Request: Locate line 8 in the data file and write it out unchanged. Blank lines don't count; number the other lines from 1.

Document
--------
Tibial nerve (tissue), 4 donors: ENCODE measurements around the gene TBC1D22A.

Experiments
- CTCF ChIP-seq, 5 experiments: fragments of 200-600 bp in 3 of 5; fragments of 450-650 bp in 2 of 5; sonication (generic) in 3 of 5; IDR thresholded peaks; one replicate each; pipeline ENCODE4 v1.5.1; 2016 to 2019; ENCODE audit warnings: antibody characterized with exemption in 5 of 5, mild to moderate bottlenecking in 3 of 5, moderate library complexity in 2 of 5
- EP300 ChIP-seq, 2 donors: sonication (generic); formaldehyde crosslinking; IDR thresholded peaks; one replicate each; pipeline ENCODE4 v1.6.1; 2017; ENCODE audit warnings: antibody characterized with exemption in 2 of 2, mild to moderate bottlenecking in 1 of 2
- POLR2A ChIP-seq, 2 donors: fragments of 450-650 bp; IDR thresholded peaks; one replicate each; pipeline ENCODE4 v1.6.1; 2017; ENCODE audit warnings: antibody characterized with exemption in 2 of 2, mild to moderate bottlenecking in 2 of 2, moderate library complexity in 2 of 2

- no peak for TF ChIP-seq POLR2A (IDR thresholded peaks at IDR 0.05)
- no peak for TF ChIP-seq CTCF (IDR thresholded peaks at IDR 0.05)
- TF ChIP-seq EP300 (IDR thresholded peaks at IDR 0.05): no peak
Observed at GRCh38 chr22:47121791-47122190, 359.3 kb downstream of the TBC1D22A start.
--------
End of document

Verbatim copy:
- TF ChIP-seq EP300 (IDR thresholded peaks at IDR 0.05): no peak